Wednesday, 29 May 2013

Peonies II

Today, I represent the next two of my Peonies. The first one is this gorgeous pink flowered peony Paeonia lactiflora 'Monsieur Jules Elie'. This is its second flowering season since I have planted it in Autumn 2010. 

After it produced the single stem last year, this year it has five about 1 m tall stems, each of them carrying up to five flower buds. The flowers are rather heavy and I need to support them. No wonder, the flowers are really large, they reach up to 25 cm wide (10 inches). One branch broke under the weight of flowers and rain. 

The middle of the flower is packed with numerous petals surrounded by a single row of large ones. The flower also are highly fragrant so, this peony is real treasure in every garden.
The second one is Paeonia lactiflora 'Pink Hawaiian Coral'. It is really attractive because of this coral color of the petals.

The flowers are rose shaped, and fragrant. This year the bush itself doesn't look very much attractive because half of it is struck by some foliage disease. I did not have time to investigate what it actually is. I will let you know when I find out.

The flowers are short lived in compare to the other peonies but the color is really very attractive. It fades as it wilts and attracts lots of bees. This one already forms seed follicles.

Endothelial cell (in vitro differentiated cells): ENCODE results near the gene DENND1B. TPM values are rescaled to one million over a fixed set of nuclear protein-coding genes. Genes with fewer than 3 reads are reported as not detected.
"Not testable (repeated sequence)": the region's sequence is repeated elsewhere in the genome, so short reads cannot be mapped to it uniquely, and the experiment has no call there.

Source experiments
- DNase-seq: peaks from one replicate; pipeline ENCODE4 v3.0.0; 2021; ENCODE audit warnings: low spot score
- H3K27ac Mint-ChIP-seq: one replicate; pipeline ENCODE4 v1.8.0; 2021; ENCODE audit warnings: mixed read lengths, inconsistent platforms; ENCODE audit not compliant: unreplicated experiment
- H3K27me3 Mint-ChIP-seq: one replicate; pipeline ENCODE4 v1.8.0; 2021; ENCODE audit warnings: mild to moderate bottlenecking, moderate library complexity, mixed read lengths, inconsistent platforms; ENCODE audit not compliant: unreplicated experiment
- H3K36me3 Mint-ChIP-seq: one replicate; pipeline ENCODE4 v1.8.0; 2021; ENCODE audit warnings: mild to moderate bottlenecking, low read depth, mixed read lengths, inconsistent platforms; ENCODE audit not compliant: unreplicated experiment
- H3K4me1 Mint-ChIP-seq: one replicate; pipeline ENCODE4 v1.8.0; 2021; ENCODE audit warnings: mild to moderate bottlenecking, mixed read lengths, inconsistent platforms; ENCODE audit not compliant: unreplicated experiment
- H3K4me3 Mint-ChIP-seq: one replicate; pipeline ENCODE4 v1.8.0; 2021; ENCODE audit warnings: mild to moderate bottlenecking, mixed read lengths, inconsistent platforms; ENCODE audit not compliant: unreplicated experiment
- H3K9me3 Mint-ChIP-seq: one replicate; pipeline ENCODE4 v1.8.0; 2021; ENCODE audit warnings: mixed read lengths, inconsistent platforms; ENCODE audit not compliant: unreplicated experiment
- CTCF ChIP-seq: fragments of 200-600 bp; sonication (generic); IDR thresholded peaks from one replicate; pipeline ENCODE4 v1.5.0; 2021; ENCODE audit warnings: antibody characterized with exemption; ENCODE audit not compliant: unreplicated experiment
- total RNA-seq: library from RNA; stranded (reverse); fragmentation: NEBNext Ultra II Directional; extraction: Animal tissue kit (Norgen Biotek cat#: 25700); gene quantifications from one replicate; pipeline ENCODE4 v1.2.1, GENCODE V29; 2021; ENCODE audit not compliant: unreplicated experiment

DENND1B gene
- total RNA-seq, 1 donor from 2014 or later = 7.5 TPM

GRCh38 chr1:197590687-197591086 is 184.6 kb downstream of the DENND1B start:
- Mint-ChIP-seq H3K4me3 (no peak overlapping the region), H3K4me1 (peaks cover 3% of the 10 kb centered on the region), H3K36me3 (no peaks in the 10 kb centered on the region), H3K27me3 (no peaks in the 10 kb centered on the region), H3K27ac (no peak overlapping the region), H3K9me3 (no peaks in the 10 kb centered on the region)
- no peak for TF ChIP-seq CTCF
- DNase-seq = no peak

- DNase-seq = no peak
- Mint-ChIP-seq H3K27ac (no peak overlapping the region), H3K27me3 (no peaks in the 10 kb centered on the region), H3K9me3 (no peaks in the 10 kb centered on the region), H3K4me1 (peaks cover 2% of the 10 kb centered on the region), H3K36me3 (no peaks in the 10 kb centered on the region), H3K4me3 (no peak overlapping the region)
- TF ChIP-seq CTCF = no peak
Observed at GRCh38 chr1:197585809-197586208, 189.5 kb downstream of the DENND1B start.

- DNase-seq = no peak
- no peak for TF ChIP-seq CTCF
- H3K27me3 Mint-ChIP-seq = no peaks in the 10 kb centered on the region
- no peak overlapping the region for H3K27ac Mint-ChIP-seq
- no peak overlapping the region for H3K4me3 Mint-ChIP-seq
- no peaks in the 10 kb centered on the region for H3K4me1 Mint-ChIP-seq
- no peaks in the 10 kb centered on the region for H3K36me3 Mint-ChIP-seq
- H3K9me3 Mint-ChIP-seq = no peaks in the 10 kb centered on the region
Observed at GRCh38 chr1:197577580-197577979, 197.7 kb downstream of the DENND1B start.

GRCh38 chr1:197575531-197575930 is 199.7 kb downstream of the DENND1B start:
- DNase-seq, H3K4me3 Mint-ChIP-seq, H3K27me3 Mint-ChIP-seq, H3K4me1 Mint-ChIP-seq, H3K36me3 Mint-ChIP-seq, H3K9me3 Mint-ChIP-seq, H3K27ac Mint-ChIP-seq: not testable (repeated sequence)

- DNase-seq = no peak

Sunday, 26 May 2013

Garden Walk

It's been raining and I only took a short walk through my garden. Hostas are really beautiful. This kind of weather is favorable for their growth.

Hosta 'Aureomarginata' on the left and 'Frances Williams' on the right.

The bold Hosta 'Sum and Substance' accompanied by bearded irises...

A colorful company in a shady part of the garden: the blue Hosta 'Halcyon', fern, Brunnera, Solomon's Seal in the background...

Clematis montana is yet to flower.

Friday, 24 May 2013

Weigela florida

I have two cultivars of Weigela. The pink flowered one brightens up one corner in my garden. The red one is planted in the mixed border among other shrubs and perennials. I love this funnel-shaped flowers that grow in small clusters along the shoots.